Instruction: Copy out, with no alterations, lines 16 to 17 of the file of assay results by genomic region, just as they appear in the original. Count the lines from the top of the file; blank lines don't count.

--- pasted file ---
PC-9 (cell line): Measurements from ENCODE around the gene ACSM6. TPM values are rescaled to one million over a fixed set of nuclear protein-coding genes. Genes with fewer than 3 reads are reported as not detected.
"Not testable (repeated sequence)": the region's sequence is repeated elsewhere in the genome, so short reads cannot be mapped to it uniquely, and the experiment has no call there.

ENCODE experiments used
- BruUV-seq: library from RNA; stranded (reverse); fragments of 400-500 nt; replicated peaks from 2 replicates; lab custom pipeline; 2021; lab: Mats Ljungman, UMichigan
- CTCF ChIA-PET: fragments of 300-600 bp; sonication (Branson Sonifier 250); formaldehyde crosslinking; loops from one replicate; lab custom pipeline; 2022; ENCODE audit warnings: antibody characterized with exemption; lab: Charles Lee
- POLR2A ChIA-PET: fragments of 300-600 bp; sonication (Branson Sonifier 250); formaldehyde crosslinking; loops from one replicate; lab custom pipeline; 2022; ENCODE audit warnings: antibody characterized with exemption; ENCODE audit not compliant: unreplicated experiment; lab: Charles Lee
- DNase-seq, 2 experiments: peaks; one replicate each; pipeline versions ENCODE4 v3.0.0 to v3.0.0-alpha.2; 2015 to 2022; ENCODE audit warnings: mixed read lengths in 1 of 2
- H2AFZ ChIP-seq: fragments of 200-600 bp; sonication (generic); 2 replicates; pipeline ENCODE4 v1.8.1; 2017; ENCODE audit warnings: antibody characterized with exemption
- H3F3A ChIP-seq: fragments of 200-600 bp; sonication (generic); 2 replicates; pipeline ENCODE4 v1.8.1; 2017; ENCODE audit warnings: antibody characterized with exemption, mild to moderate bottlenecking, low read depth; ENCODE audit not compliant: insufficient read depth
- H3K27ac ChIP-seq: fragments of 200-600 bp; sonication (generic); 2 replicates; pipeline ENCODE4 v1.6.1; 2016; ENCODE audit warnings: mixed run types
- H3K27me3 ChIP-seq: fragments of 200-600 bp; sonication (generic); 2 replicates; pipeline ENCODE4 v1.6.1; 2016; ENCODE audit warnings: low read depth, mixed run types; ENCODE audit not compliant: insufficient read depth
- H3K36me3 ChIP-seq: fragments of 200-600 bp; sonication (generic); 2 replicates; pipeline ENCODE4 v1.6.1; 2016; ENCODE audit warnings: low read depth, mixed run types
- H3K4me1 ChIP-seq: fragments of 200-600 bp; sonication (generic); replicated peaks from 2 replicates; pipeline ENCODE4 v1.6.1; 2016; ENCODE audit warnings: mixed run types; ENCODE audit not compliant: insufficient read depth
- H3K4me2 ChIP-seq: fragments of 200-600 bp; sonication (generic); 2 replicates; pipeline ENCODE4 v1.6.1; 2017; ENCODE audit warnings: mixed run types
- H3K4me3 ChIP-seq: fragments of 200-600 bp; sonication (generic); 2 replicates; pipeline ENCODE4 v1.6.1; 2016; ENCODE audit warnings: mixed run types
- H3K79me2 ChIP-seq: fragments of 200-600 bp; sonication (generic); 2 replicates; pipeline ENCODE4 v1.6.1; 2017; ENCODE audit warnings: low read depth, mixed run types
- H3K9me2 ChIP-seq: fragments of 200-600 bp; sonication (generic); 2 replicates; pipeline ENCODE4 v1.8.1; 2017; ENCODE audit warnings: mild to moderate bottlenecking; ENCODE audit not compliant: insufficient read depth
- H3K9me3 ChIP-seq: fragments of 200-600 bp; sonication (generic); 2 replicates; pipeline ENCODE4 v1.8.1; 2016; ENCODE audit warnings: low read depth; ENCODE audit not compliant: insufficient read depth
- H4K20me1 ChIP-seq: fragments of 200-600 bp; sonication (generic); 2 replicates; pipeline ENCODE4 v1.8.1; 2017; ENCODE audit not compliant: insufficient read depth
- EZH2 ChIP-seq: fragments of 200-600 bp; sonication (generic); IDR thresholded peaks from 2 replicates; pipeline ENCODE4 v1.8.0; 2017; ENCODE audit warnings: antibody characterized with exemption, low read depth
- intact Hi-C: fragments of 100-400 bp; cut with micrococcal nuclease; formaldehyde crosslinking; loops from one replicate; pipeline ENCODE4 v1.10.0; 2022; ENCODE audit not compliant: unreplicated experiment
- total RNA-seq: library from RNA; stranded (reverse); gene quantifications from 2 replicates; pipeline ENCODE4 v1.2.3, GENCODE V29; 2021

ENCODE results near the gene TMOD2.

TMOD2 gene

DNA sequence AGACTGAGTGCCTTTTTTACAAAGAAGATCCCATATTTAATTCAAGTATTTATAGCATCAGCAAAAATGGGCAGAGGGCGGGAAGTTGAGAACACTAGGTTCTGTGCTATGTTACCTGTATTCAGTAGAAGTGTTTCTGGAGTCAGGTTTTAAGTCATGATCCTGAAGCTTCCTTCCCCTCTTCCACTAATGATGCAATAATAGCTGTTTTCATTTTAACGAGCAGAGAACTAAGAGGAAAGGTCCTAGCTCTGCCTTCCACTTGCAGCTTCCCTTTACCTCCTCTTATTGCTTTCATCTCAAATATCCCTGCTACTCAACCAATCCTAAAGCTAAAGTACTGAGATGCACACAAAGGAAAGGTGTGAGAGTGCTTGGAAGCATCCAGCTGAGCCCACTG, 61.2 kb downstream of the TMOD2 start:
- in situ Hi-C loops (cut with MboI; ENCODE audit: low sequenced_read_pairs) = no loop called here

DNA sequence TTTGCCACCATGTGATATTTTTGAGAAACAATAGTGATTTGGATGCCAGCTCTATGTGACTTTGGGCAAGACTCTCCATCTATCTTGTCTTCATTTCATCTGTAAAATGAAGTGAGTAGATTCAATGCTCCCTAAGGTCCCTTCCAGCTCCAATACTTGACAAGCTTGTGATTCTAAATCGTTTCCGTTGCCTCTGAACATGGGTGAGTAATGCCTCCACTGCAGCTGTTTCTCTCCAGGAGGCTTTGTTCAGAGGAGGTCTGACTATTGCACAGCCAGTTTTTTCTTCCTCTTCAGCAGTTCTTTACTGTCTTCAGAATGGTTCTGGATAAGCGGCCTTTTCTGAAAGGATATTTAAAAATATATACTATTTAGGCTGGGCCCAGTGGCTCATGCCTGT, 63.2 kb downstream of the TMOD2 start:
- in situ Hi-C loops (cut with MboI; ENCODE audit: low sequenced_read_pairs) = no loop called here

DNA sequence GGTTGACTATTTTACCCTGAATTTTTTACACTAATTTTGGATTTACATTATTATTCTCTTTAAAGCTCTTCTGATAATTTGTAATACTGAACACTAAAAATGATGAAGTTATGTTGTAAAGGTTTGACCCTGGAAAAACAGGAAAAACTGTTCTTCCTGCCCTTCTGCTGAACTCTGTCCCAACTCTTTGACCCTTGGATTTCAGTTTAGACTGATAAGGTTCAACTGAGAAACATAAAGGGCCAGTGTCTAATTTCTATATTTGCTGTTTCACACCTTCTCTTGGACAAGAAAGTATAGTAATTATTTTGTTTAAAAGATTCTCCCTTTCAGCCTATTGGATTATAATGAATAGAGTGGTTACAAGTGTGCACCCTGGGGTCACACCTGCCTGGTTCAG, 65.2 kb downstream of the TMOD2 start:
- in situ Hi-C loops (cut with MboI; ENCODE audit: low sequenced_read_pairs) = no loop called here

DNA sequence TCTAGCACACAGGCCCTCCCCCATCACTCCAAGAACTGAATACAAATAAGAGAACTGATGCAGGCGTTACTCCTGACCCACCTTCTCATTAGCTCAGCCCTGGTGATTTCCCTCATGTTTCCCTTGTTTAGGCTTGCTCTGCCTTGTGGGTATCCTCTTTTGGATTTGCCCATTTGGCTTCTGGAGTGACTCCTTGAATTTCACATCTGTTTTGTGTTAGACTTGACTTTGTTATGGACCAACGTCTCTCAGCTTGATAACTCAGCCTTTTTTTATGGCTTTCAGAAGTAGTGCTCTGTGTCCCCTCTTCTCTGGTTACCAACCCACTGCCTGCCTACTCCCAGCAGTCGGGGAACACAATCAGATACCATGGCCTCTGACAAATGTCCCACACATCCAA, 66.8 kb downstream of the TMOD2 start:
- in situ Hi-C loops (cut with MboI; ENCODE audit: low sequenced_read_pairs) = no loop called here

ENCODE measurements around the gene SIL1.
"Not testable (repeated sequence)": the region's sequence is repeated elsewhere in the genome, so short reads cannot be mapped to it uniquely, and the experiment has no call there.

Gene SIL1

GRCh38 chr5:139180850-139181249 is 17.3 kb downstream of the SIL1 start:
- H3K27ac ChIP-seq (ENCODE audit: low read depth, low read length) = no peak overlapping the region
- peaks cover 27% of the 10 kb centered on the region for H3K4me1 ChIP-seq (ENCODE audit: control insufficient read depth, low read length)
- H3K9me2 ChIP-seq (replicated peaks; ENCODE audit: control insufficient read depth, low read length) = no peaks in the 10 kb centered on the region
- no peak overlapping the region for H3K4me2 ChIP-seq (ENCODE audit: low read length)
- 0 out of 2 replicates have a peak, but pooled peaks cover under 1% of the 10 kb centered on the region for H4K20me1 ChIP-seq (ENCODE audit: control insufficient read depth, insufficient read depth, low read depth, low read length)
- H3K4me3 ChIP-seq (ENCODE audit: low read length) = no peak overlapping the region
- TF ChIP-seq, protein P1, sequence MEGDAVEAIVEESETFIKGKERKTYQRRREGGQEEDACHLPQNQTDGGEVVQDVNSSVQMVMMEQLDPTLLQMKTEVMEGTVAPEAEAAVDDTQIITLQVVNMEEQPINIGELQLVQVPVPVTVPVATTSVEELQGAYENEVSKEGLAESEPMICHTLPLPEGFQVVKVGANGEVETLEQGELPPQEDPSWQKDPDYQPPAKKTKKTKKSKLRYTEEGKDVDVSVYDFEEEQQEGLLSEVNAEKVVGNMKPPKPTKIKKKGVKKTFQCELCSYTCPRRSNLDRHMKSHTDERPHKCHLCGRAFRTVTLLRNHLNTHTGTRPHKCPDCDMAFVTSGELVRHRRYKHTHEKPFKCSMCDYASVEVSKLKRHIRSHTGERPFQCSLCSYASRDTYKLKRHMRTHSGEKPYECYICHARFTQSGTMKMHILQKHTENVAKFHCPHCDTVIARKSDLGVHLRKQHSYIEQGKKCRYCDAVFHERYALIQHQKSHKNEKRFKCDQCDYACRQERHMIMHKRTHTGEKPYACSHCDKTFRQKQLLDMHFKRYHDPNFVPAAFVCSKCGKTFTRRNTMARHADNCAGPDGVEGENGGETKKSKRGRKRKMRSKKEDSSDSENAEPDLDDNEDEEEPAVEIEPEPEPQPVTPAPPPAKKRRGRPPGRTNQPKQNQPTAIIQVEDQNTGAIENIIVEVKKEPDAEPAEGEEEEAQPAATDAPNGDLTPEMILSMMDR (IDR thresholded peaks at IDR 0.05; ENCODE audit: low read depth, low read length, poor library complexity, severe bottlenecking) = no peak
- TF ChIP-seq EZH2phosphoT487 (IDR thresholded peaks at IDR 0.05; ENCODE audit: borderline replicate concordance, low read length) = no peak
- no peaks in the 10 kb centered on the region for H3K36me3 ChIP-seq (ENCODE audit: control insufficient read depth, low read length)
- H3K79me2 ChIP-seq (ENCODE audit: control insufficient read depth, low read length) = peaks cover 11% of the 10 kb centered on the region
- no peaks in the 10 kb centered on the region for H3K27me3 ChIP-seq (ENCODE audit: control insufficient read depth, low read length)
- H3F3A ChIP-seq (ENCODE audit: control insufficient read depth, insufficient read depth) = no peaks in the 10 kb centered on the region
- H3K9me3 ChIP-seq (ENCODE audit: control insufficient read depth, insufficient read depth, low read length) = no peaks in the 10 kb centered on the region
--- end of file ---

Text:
- H3K79me2 ChIP-seq: fragments of 200-600 bp; sonication (generic); 2 replicates; pipeline ENCODE4 v1.6.1; 2017; ENCODE audit warnings: low read depth, mixed run types
- H3K9me2 ChIP-seq: fragments of 200-600 bp; sonication (generic); 2 replicates; pipeline ENCODE4 v1.8.1; 2017; ENCODE audit warnings: mild to moderate bottlenecking; ENCODE audit not compliant: insufficient read depth